Concerning the car in question, I established the owner was leaving the UK the following day and had to sell it quickly. Also, the engine was smoking a bit… more alarm bells. And yet it was cheap – very cheap. Apart from the smoke, it drove well enough – a bit sloppy at the back end, but otherwise good. But a smoking Maserati engine – that could be outrageously expensive to fix.

Then I remembered a couple of brothers in South London known as the Mazzer Boys, and even on a Saturday afternoon found them on the phone. I gave them a full description, and they said they 75 per cent certain the smoking was because it needed a proper tune and service, but could give me no guarantees. Still, I bought it and spent the weekend convinced I’d made a bad mistake. I dropped off the Merak to the mechanics on Monday and spent another three fretful days awaiting the findings.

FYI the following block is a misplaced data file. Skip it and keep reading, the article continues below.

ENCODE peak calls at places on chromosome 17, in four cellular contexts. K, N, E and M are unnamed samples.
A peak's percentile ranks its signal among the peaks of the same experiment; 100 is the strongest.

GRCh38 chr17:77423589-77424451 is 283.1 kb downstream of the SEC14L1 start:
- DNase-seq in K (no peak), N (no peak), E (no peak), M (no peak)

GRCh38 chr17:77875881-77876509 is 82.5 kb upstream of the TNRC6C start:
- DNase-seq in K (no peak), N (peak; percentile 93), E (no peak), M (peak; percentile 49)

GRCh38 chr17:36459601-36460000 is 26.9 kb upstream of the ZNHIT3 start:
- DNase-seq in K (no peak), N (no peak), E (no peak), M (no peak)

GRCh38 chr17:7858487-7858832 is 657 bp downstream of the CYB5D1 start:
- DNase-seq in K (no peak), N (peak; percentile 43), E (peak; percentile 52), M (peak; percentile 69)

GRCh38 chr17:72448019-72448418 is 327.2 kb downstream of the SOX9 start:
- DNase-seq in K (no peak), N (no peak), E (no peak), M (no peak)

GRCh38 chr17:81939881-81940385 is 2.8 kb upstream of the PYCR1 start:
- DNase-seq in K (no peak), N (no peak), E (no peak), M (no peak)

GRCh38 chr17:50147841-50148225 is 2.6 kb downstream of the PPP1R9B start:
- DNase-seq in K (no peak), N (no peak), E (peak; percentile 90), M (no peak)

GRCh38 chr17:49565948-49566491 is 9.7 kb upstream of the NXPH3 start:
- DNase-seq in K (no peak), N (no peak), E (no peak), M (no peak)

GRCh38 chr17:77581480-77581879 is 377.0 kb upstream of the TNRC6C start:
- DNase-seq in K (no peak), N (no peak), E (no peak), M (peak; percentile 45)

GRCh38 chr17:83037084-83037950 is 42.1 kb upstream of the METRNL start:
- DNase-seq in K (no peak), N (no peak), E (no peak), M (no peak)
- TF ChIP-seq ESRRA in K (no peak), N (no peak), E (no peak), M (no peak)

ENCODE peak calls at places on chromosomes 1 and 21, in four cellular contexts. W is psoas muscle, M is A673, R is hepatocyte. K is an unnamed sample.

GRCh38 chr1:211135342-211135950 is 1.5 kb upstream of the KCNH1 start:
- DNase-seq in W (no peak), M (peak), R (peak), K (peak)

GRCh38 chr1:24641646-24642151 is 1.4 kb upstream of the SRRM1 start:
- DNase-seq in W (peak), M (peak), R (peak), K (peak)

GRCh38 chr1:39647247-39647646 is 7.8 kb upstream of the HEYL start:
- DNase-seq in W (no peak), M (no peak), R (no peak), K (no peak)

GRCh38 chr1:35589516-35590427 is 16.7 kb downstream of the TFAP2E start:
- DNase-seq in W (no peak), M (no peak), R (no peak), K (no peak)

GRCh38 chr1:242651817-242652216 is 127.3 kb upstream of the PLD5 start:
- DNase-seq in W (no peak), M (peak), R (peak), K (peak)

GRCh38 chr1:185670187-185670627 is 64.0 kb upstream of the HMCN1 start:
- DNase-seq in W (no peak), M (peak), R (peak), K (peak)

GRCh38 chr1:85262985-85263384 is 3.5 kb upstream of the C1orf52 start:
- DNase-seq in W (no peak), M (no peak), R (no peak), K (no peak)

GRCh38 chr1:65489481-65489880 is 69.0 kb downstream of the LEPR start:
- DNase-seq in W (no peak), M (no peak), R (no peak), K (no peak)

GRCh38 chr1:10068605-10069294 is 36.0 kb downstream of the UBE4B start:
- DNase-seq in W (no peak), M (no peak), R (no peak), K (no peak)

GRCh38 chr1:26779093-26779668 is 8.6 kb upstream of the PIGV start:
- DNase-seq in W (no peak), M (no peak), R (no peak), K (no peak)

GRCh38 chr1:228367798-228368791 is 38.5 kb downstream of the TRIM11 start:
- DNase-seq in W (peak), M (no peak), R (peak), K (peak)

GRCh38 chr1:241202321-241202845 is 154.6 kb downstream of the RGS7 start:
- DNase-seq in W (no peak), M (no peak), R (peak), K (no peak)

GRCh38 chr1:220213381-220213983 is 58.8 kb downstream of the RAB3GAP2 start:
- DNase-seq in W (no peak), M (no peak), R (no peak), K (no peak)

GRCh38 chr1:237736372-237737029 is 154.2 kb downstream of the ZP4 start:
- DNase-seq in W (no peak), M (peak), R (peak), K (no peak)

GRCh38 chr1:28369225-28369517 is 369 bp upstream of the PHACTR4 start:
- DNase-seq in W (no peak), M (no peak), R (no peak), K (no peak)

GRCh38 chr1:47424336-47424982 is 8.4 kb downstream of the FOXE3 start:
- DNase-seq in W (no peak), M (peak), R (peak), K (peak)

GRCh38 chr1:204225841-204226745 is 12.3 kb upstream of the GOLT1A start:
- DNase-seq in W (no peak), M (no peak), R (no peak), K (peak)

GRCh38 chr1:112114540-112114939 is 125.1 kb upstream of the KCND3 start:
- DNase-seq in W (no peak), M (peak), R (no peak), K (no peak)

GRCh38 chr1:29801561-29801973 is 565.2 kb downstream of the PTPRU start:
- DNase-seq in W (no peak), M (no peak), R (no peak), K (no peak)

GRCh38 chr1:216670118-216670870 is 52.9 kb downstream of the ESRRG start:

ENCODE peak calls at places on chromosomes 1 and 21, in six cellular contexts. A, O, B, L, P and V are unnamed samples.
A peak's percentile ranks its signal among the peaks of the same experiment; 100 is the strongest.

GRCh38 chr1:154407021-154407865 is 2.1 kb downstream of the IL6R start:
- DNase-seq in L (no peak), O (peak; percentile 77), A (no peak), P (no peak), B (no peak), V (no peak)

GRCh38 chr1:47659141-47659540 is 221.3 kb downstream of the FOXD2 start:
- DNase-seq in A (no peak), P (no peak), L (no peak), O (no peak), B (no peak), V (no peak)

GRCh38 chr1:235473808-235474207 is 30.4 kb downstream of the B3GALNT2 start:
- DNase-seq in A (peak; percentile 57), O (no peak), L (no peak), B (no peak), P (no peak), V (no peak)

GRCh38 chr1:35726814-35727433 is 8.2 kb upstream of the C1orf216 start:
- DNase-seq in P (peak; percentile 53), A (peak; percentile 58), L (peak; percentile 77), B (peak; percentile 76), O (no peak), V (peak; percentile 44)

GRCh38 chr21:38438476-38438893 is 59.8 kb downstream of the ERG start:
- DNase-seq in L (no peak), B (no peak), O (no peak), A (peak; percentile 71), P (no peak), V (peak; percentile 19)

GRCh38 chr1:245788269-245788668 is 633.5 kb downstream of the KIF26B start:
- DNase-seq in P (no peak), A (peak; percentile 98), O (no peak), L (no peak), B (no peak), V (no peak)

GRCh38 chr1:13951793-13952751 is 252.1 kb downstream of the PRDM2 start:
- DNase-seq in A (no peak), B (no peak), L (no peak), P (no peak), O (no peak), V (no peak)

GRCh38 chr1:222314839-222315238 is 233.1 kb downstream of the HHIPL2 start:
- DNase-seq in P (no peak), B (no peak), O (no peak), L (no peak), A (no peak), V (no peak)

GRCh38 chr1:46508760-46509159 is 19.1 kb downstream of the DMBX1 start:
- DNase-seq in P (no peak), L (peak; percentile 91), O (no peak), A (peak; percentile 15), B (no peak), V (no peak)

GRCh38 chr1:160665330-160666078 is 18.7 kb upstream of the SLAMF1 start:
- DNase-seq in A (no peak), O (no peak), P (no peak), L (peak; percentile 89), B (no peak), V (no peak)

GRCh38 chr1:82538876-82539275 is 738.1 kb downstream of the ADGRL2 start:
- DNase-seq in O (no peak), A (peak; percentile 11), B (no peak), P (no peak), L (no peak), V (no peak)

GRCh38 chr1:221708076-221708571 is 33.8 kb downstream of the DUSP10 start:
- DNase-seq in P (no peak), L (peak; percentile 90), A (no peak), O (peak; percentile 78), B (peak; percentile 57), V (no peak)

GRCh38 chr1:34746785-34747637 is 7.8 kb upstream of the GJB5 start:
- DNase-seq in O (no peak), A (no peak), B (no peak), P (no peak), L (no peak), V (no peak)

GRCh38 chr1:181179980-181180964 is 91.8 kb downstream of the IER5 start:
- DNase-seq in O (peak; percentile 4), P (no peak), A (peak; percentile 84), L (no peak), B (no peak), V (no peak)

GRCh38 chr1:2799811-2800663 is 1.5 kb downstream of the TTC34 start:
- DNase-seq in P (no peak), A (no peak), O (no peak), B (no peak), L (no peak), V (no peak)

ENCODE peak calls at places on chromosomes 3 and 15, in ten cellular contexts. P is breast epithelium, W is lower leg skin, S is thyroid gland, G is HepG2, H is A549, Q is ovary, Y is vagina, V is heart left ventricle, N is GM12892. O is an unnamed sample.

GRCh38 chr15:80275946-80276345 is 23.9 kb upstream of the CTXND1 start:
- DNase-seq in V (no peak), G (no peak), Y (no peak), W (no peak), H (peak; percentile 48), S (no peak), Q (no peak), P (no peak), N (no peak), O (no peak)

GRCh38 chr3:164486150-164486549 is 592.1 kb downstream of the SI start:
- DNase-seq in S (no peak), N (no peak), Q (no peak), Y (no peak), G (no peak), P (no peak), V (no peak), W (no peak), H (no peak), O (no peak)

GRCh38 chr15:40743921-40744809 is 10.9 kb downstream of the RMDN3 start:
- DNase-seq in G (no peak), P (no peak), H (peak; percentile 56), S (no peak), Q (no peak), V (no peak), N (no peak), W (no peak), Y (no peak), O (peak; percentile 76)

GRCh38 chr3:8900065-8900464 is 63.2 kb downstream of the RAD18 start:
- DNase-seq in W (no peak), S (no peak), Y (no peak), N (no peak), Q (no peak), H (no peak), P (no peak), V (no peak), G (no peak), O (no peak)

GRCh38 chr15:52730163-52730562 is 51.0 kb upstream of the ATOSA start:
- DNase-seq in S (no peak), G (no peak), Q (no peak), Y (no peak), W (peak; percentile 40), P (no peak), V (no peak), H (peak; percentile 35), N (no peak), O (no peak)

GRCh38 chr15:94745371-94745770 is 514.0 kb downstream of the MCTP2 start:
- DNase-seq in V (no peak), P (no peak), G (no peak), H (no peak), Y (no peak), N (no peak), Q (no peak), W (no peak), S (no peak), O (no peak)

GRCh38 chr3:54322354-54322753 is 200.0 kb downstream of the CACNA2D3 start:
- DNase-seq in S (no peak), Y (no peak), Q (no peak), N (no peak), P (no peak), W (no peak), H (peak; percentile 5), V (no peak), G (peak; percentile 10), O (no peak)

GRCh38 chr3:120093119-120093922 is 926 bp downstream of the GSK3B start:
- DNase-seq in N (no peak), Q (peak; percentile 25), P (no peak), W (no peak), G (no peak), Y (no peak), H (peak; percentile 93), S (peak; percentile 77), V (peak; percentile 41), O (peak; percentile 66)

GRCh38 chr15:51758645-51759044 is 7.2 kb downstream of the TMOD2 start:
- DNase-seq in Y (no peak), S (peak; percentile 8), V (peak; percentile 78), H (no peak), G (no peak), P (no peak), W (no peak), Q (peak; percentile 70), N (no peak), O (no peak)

On Wednesday afternoon the phone rang. “Come and collect your new car!” It was unbelievable – the car had been completely transformed. Shock absorbers and brakes adjusted, full tune and service, no smoke – it just wasn’t the same car. After a full valet, one of the company buyers even said “That’s come together well” and added “Why not contact the London Maserati dealers and see if you can get any history on her”. Taking the advice, I duly enquired and was told that any paperwork they found, I would have to pay for. Fair enough… in for a penny.

Lamborghini Urraco